Could the Manteca City Council soon consider the possibility of allowing cannabis dispensaries to operate within the city limits?
Mayor Ben Cantu seems to think so.
During his first live question and answer session on Facebook since taking office, Cantu – who used the platform extensively during the campaign to get his message out to prospective voters – told viewers to “stay tuned” when asked about the issue of cannabis in the community.
He failed to elaborate further, even when asked a second time by forum moderator and campaign manager David Cushman.
Currently the City of Manteca does not allow cannabis dispensaries to operate within the city limits – a prohibition that started even before California voters approved it for recreational use in 2016. Prior to the statewide referendum, patients in California could qualify for a card under “compassionate use” grounds if they had a prescription from a doctor, and businesses catering to those clients could operate under parameters outlined by the state in conjunction with the law.
The lone dispensary that did operate within Manteca’s city limits – which was located Downtown at 311 W. Yosemite Avenue – was shuttered shortly after it opened in 2010 when the city sought a legal injunction against the business. The city initially sought a temporary restraining order, and City Attorney John Brinton said at the time that the city would try to “abate it as a nuisance” after it opened up under the guise of a “pharmacy” but didn’t have any of the licensed pharmacy staff necessary to operate under that use designation. The development incensed downtown business owners who railed against the city for letting it happen, and the business never did reopen after the city won in court.
Since then, the city has taken a hardline stance against cannabis – which, despite being legalized for recreational use in a number of states is still regarded as a Schedule 1 narcotic by the Drug Enforcement Administration – and has taken steps to not only prevent dispensaries and delivery services from operating within the city, but also banned the cultivation of marijuana, even by those who had a valid California prescription.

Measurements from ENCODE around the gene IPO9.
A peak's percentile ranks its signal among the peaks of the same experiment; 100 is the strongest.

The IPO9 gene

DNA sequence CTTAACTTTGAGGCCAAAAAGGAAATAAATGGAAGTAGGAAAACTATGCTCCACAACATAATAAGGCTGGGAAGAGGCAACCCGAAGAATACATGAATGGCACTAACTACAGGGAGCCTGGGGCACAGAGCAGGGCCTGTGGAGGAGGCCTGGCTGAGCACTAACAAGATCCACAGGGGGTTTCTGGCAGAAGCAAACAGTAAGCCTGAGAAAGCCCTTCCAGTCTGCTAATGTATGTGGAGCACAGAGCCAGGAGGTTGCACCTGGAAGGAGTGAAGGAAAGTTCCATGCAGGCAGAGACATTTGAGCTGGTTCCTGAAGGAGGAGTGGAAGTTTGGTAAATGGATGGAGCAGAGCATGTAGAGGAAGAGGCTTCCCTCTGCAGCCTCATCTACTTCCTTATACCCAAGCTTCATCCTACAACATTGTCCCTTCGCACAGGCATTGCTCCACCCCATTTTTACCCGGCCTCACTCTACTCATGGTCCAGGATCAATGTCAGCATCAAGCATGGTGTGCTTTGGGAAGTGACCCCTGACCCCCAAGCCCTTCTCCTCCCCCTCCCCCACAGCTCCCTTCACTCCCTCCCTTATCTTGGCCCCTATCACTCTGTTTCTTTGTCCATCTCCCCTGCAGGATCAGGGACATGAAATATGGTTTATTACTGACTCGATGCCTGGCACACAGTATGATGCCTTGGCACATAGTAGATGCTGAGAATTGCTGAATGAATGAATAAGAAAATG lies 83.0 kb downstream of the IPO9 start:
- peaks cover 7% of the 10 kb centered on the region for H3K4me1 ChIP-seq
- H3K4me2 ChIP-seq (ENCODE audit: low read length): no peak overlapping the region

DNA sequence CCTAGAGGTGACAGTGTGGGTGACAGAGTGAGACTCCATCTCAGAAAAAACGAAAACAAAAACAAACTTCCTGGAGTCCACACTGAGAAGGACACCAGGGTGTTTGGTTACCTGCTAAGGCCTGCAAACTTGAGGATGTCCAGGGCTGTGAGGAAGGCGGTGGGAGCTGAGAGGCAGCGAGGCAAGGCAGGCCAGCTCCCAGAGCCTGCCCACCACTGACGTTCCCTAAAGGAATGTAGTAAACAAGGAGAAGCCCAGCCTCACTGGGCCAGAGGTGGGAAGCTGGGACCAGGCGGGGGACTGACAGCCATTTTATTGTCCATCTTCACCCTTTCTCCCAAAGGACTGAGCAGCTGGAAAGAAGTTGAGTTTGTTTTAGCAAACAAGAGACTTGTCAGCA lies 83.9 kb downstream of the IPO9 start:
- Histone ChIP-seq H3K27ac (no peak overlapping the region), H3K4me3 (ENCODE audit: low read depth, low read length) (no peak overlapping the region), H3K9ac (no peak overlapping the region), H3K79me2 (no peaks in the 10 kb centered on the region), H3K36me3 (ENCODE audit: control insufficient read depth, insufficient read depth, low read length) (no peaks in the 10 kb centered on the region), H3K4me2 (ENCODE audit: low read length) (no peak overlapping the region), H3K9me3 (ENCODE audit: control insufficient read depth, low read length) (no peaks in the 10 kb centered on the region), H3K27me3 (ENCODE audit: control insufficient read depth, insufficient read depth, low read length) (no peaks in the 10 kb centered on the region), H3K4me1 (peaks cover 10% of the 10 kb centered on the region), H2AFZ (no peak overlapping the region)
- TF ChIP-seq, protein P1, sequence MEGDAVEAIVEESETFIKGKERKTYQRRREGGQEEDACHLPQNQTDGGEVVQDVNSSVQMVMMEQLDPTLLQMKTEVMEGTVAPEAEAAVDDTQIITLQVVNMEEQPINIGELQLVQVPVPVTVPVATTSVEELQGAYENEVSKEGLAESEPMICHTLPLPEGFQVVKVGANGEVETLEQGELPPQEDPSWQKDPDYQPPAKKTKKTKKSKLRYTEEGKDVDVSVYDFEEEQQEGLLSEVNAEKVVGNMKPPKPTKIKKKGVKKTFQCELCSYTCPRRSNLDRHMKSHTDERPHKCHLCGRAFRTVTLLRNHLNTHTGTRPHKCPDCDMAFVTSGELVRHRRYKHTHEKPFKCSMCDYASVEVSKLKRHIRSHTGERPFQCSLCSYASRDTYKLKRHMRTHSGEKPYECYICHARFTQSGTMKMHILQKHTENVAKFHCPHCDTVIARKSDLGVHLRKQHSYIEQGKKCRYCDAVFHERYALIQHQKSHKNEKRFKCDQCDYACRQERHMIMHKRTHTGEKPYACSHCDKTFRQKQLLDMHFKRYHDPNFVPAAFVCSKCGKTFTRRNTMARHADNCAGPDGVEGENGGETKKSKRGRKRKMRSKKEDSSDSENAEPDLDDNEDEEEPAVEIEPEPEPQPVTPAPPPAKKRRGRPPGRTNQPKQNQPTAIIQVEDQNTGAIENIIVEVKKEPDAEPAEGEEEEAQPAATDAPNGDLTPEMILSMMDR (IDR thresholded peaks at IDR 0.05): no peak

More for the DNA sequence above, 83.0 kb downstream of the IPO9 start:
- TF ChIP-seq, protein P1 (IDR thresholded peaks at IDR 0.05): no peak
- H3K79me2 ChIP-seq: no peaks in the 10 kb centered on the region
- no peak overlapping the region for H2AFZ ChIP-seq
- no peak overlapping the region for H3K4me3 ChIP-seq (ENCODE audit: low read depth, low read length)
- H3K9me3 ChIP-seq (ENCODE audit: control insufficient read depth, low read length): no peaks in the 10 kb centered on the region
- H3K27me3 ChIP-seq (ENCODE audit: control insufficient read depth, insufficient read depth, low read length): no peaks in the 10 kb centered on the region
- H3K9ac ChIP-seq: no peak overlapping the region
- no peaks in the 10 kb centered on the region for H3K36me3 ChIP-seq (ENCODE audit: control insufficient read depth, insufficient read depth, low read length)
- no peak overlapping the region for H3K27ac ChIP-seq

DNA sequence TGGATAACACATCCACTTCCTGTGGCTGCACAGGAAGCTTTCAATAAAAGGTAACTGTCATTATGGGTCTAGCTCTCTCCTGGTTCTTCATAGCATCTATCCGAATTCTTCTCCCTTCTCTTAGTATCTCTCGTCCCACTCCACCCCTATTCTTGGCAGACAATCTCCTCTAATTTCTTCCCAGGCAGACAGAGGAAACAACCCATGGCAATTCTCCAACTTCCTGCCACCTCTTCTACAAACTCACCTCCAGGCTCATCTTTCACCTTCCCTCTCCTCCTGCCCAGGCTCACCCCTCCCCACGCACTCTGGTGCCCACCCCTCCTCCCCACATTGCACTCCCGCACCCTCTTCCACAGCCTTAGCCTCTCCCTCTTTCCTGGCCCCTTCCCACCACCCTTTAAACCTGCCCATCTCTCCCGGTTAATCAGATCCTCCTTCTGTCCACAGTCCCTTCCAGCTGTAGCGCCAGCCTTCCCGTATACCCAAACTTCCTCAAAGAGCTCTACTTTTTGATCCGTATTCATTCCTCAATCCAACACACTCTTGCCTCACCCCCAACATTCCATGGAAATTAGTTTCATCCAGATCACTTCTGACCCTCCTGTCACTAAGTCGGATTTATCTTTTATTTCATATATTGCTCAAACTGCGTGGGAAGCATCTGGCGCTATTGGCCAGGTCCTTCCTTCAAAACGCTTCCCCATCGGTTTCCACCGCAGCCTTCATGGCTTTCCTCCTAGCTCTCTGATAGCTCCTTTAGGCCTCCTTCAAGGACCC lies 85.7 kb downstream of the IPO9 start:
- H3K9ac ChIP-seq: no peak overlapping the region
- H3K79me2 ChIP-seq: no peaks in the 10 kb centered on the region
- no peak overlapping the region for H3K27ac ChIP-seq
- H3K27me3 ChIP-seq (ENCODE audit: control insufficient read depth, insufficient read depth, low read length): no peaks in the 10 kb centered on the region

Both the City of Lathrop and the County of San Joaquin enacted similar prohibitions against cultivation, but many of those laws were relaxed to comply with Proposition 64 – the Adult Use of Marijuana Act that passed in the 2016 election with 57.1 percent of the vote.
A number of Cantu’s supporters have been vocal on social media since the election about making the cannabis issue a priority for the council, although he did not specify exactly when the council would take the matter up for consideration, or what the cannabis discussion would fully entail.
Last month the State of California announced new rules regarding the delivery of cannabis products that would have allowed for delivery to take place even within cities that had previously banned the practice. A number of residents spoke out in favor of allowing for deliveries when the council had previously considered the matter – citing the inability to drive to neighboring communities like Stockton or Modesto and noting that some residents with valid marijuana cards such as teachers wanted to take advantage of the discreet service – but the council voted against the proposal.
The new California rules are currently on hold now that a legal challenge has been filed against it, and existing prohibition ordinances remain valid across the state until a ruling is handed down.
To contact reporter Jason Campbell email firstname.lastname@example.org or call 209.249.3544.